I just feel like dismissing works with weak throughlines can lead to a restrictive and not very diversifying way of looking at literature. There is no one right way to write a book, because there are many very different people with different preferences that could read the book, and I think my life is happier for having read those rambly books with their weak throughlines.

    • Cay Reet

      It does depend on the genre and on the intent of the author, I’d say. A slice of life story will never have such a strong throughline as a long fantasy novel about a gigantic war, but that is alright, because it’s not boring because of it. However, if you want to focus on a topic during a novel, you should stay with it and not meander around or suddenly change your focus without clear reason (clear for the audience, that is, there are stories where you think you know the throughline, but the true one only appears later in the story). If you write something philosophic or a short slice of life piece, it’s perfectly okay not to have a clear throughline. None of the examples above, however, falls in that category.

      Then there’s also taste. As you say, you love rambling books which do not have a strong throughline. Yet, a lot of people don’t, so they’ll be annoyed with the book afterwards, because it didn’t deliver on its promise for them. Especially if the book suggests a throughline early.

      And there’s the more or less artful way to do it. If an author essentially says ‘this is just a weird writing exercise which turned into a story of sorts’ and writes very well, a rambling book without real throughline can still make a nice read.

      What breaks a book for me, is if a throughline is introduced early, but the author just abandons it. It’s fine if the book has no strong premise, not all stories need one to work. But if a book suggests there is a premise to it, a throughline which will keep the story running, and then doesn’t deliver, it’s a deal-breaker for me.

  8. Henry Gasko


    A very good example of this is Lois McMaster Bujold’s latest (and possibly last) Vorkosigan book: “Gentleman Jole and the Red Queen”. This has virtually no story – it is simply an account of one of the main characters in the earlier books settling down to a well earned retirement. One of the main plot points is whether a shipment of cement will arrive on time (seriously). in addition, it re-writes a lot of the history of the series by suggesting that a minor character in the previous books was somehow the mastermind behind a lot of what took place. This book was such a disappointment, especially when you consider how carefully plotted all the other books in the series are.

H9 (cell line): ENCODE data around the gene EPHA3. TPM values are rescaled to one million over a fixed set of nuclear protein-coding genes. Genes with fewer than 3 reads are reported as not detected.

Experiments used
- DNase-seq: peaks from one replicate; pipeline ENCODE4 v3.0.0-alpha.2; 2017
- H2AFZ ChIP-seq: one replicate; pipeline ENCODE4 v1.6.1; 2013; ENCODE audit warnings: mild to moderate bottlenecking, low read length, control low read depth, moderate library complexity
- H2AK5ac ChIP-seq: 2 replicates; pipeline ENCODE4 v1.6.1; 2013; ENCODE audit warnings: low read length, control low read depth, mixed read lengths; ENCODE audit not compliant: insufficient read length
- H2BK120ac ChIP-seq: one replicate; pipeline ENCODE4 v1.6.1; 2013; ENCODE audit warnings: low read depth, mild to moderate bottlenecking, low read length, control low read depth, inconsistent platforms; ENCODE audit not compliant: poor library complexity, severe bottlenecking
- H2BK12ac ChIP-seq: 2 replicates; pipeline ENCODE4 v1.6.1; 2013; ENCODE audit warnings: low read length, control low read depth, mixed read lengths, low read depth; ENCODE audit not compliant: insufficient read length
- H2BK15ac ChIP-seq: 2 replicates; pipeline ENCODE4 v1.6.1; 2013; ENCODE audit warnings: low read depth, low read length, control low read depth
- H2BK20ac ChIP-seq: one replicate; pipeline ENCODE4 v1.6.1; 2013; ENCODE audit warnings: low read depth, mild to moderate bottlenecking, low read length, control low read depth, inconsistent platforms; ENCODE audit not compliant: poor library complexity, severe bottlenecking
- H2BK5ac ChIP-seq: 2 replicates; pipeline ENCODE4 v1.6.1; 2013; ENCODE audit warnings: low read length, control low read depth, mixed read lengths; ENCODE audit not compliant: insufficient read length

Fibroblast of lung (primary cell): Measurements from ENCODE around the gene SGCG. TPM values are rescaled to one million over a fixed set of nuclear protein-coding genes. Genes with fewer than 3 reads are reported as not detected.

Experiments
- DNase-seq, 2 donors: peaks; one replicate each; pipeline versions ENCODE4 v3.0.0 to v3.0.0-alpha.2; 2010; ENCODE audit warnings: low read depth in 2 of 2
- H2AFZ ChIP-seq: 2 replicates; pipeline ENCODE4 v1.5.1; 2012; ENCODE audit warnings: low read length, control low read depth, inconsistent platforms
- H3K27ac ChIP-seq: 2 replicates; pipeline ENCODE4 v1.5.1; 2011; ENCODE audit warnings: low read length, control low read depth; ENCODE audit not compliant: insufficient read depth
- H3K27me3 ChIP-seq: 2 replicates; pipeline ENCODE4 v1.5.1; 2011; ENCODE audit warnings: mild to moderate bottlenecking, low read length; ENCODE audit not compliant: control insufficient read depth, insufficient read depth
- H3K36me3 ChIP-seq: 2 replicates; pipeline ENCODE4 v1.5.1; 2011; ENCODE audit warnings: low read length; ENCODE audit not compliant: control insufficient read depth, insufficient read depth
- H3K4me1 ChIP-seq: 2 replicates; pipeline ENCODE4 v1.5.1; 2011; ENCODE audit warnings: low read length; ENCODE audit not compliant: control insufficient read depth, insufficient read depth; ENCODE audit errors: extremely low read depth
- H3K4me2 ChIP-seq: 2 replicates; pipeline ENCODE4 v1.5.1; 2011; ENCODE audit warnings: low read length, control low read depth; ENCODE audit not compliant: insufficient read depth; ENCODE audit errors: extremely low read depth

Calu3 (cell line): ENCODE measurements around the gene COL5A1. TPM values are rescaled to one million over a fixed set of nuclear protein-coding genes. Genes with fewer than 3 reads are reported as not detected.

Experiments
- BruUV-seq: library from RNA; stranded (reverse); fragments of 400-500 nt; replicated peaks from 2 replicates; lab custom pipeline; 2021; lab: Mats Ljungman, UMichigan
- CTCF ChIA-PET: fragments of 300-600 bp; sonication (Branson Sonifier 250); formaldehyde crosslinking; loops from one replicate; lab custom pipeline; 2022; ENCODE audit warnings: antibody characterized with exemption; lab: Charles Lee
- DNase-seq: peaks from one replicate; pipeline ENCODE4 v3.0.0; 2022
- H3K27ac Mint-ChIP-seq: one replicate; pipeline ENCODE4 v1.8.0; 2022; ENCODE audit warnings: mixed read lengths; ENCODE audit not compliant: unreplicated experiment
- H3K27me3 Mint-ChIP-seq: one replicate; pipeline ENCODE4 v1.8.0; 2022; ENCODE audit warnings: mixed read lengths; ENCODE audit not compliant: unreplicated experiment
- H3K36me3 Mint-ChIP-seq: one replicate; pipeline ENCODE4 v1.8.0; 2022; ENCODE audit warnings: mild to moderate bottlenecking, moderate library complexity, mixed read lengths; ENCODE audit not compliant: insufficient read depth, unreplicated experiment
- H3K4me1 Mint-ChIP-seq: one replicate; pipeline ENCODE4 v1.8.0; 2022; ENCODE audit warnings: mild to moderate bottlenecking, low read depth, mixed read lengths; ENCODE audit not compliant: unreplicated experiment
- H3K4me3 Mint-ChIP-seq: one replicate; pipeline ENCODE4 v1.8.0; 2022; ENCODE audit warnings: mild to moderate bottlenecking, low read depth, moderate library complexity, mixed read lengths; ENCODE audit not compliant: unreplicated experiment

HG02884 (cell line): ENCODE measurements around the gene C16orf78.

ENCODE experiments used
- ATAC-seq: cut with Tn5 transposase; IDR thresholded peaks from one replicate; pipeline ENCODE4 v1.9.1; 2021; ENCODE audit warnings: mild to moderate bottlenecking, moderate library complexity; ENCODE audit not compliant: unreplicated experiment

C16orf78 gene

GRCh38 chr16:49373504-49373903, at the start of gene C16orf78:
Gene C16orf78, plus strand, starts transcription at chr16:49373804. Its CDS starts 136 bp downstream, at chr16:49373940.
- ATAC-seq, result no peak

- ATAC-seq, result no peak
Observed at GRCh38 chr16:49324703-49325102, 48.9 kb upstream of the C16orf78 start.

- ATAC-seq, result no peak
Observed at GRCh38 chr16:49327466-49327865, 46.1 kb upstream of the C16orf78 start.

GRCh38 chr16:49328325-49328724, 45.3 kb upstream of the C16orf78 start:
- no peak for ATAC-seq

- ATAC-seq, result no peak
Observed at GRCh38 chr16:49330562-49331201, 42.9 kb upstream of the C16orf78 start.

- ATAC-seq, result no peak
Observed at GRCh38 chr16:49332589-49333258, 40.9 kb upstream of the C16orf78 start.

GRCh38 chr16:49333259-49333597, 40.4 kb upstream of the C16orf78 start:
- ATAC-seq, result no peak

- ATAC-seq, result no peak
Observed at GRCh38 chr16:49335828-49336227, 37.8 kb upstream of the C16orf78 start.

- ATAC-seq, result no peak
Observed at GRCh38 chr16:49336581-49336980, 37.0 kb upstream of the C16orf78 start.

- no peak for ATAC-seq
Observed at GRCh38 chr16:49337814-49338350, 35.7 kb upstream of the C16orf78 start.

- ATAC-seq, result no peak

9. Dvärghundspossen

    Count me in among those who LOOOOVE “Jonathan Strange and Mr Norell”! The thing is, on reading the arguments as to why the plot(s) is all over the place, I think you’re right. BUT that doesn’t change my love for the book! And I doubt I would have loved it more if it had a “proper” main plot rather than being as sprawling as it is!

    The thing about this novel is that it really just sucked me in the way fairly few novels do. It has a really unique and very well-made world, and the way Clarke writes in this nineteenth century style helps a lot too. I think it’s PERFECTLY FINE to be put off by the sprawling plot, people’s taste differ, but I also think it would be tough to argue that Clarke somehow failed here. After all, it was popular AND well-received by critics AND won awards etc.

    Still, I can see how 99 % of authors trying to pull something like this off would fail spectacularly, so at the end of the day, I guess this article still seem to have solid advice for writers.

    • Oren Ashkenazi

      Something else to consider: while you may not have enjoyed the story more with a more focused plot, would you have enjoyed it *less*?

      S&N does a great job bringing Georgian England to life, especially its upper crust politics, and if that’s the sort of thing a reader is into then the book works great. However, if the reader isn’t super into that historical era and its worldbuilding, the plot doesn’t do enough to bring them along for the ride.

      Chances are that if S&N had a stronger plot, the people who already like it would like it just as much, and a lot of people who find it boring would like it more. From a storyteller’s perspective, this means a benefit without a loss, which we usually want.

      Compare S&N to Sorcerer to the Crown, which also does a great job bringing Georgian England to life, and has a strong plot as well. With StC, the reader can get sucked in, even if they aren’t super into the worldbuilding.

      • Luke Slater

        I honestly found Sorcerer much harder going that S&N. Maybe I just struggled with the feeling that I was supposed to like Prunella and didn’t, but of the two, that was the one that left me feeling that there was a better book trying to get through.

        • Oren Ashkenazi